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Characterising Clostridium difficile defence strategies against bacteriophages


About This PhD Project

Project Description

Healthcare associated infections are a major problem for patients and a global health challenge. Clostridium difficile infection (CDI) is particularly problematic, for example the UK has ~20,000 infectious diarrhoeal cases every year, and progressive complications can lead to death in ~3% of infected patients. This observed high morbidity and mortality, is attributed to the emergence of severe and antibiotic-resistant strains, and inadequate treatment options. Conventional treatment of CDI is limited to three antibiotics, and there are problems with efficacy, cost and with the observation that they can trigger dysbiosis (microbial imbalance) that leads to recurrent infection.

To effectively control CDI, novel specific antimicrobials are urgently needed, preferably those that will target C. difficile and not disrupt the ‘commensal’ microbiota. Previously, we have isolated a set of bacteriophages (phages) that target C. difficile and these phages have significant therapeutic promise (1-3). It is clear however that C. difficile has multiple ways of evading phages. These defence methods need to be understood within the context of using phages as therapeutics. In this PhD the student will determine how C. difficile most commonly develops resistance to phages. They will subject key C. difficile strains to phages and determine rates of receptor-based resistance, CRISPR based resistance and of lysogeny.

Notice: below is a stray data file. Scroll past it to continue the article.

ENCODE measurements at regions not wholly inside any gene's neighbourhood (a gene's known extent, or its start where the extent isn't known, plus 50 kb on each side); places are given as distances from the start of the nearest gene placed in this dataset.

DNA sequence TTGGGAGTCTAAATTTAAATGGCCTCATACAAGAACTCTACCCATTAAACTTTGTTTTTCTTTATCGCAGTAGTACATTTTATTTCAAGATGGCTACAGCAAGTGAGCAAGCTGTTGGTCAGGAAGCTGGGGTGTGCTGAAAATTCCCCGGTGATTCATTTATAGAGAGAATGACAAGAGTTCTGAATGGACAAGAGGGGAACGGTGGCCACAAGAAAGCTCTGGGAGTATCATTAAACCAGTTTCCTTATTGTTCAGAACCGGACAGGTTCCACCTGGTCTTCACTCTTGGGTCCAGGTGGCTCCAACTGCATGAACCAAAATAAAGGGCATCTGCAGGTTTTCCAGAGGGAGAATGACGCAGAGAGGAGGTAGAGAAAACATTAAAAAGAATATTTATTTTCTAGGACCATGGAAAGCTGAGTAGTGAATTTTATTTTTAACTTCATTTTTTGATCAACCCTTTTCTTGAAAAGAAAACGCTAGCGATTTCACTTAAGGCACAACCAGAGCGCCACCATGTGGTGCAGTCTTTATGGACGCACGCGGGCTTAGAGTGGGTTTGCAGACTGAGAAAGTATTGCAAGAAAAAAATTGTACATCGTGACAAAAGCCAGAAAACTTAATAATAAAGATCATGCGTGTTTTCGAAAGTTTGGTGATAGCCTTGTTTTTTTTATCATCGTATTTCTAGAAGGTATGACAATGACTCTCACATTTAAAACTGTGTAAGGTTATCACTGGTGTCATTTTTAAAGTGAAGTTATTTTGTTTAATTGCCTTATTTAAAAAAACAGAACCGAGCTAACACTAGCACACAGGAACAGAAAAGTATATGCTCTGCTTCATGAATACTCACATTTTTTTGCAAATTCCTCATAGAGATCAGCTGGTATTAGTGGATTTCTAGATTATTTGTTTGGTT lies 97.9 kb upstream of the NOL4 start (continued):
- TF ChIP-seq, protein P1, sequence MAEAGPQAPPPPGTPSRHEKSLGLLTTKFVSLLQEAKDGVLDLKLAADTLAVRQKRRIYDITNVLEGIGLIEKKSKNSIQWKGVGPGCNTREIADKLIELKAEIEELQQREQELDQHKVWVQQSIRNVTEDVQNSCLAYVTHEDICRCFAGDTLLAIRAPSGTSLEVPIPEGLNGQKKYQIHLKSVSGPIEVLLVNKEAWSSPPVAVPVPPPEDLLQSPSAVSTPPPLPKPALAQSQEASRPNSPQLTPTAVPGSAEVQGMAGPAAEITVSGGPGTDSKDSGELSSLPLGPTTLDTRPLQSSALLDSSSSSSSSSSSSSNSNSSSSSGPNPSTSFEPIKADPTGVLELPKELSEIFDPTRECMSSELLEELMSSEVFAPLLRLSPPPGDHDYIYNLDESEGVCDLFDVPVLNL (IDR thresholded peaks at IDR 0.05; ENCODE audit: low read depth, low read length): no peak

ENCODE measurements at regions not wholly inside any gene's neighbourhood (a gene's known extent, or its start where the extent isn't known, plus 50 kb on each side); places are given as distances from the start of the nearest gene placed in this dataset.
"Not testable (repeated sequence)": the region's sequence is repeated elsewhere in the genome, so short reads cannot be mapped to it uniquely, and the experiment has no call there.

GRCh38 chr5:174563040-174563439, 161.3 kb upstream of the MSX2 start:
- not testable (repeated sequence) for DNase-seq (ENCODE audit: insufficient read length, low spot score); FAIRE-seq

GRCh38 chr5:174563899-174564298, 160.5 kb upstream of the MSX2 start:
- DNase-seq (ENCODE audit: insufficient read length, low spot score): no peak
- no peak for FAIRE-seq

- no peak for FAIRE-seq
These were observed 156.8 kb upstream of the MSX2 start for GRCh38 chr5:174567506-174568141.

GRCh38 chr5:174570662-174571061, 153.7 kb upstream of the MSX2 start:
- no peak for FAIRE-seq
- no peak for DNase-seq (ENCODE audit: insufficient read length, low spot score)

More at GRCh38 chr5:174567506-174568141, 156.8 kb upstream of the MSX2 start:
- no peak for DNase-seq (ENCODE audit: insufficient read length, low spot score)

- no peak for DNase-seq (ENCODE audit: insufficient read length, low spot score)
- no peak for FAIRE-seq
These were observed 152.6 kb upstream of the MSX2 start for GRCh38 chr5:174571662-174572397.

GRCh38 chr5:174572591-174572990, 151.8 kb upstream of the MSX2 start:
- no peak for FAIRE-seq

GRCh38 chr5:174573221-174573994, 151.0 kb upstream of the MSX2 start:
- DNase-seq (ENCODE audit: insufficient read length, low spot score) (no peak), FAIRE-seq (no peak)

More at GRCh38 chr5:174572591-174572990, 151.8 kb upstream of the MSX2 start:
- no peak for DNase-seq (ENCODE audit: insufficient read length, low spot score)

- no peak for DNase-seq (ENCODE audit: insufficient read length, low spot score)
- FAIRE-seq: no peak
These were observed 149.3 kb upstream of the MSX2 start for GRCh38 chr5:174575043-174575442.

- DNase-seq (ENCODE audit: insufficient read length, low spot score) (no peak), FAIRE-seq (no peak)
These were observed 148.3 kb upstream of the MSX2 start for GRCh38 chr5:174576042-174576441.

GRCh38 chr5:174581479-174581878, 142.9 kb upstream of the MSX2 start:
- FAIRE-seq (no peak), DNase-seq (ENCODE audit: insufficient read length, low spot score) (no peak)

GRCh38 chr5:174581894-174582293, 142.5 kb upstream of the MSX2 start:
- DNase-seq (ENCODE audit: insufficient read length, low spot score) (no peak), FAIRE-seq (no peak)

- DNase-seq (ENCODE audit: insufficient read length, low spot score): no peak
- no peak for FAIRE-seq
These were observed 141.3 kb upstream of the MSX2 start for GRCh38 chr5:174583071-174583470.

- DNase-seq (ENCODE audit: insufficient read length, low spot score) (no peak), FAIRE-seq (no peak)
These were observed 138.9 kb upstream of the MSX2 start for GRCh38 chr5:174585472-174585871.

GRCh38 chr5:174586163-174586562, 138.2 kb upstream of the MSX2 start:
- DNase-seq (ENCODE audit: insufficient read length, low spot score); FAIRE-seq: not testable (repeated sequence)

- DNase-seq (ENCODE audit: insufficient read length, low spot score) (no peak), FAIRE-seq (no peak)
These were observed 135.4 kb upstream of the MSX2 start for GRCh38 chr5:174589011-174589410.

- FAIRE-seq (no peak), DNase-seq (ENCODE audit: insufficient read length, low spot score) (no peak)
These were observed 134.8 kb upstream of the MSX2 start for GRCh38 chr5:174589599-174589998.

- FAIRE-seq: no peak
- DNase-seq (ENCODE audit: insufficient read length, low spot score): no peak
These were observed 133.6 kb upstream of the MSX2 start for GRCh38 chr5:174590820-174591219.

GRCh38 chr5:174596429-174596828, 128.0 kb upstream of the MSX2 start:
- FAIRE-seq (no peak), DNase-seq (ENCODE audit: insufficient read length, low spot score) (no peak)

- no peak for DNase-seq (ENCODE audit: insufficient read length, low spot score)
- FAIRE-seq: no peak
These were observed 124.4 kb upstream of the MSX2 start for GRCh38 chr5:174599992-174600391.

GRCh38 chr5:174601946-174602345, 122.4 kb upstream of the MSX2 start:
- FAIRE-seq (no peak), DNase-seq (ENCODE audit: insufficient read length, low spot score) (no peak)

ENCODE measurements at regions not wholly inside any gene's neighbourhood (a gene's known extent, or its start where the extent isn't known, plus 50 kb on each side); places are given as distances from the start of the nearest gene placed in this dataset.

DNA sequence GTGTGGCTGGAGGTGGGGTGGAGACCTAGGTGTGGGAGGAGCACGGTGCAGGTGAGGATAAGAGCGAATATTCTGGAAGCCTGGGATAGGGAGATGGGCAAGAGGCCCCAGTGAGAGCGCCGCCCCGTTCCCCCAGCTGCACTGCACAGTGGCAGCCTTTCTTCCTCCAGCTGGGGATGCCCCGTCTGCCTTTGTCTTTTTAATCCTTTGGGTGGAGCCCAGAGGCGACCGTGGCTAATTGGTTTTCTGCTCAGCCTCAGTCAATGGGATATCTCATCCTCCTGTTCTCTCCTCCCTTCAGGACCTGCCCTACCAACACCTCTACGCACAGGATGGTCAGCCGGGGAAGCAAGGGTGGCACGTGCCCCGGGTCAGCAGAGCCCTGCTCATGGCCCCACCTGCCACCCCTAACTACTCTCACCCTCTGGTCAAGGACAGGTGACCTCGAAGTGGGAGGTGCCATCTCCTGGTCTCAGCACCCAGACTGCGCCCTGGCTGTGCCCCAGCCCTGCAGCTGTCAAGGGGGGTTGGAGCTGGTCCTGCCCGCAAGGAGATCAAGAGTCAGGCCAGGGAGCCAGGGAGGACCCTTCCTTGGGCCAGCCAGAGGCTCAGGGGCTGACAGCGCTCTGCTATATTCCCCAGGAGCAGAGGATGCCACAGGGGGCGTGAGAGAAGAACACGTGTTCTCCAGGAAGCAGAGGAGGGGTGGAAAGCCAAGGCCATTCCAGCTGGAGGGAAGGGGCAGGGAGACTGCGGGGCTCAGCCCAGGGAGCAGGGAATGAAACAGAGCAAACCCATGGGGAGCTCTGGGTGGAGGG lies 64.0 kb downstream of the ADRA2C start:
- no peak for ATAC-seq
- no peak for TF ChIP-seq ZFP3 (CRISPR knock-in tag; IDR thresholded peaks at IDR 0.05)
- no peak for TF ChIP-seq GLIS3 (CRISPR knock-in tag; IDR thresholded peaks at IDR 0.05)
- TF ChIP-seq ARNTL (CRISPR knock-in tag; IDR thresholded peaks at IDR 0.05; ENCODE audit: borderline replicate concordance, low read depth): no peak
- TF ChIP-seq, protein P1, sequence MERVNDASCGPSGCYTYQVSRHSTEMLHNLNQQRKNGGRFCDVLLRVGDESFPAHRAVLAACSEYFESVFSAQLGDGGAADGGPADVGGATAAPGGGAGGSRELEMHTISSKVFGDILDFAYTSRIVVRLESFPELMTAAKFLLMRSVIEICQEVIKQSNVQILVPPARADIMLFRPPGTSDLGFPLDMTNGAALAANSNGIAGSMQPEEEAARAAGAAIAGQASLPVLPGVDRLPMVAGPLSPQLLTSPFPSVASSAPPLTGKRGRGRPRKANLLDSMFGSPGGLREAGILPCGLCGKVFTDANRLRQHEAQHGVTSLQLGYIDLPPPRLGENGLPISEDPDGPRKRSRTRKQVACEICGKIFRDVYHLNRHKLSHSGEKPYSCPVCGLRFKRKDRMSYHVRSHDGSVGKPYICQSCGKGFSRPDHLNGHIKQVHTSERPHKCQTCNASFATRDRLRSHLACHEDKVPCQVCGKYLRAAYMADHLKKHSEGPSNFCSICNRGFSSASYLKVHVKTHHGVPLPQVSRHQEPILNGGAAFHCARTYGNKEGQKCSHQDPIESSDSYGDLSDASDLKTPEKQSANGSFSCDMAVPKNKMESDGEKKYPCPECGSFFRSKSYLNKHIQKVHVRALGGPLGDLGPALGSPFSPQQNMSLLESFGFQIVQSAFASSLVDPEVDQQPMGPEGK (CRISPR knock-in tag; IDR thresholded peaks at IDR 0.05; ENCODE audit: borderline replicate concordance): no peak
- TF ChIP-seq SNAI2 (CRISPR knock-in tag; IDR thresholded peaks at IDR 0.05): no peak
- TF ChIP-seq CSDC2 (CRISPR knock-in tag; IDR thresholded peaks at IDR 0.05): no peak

Hypothesis

The overall hypothesis to be tested in this project is that C. difficile has multiple ways of becoming resistant to phages, and that all methods contribute to phage evasion in this bacterial species.


Methodology and approaches

Objective 1. To identify all genes involved in phage resistance student will use transposon mutagenesis to create a library of relevant strains of C. difficile, with at least one fatal mutation per gene. They will subject the library to phages identify all the genes involved with phage resistance. They will use cutting edge bioinformatic analysis approaches to determine key genes of interest.

Objective 2. From the set of mutants generated above the receptor-based mutants will be confirmed by adsorption assays.

Objective 3. Rates of lysogeny will be determined subjecting C. difficile to high dosages of phages as described in 1, and then using PCR to identify how often phages have integrated. Rates for our key 7 phages will be tested in different strain backgrounds.

Objective 4. To determine the importance of the C. difficile CRISPR system the student will take strains of C. difficile that have active CRISPR regions and use PCR to determine how the CRISPRs respond to phage infection.

This PhD will give for the first time an assessment of how frequently different phage defence systems are deployed. Data from this basic science will inform future healthcare translation.


Available to UK/EU applicants only

Application information
https://www2.le.ac.uk/research-degrees/doctoral-training-partnerships/bbsrc

References

1 Nale et al. (2016), Antimicrob Agents Chemother, 60:968;
2 Nale, et al. (2018) Antibiotics 7, 13;
3 Shan, et al. (2018) Scientific Reports 8, 5091

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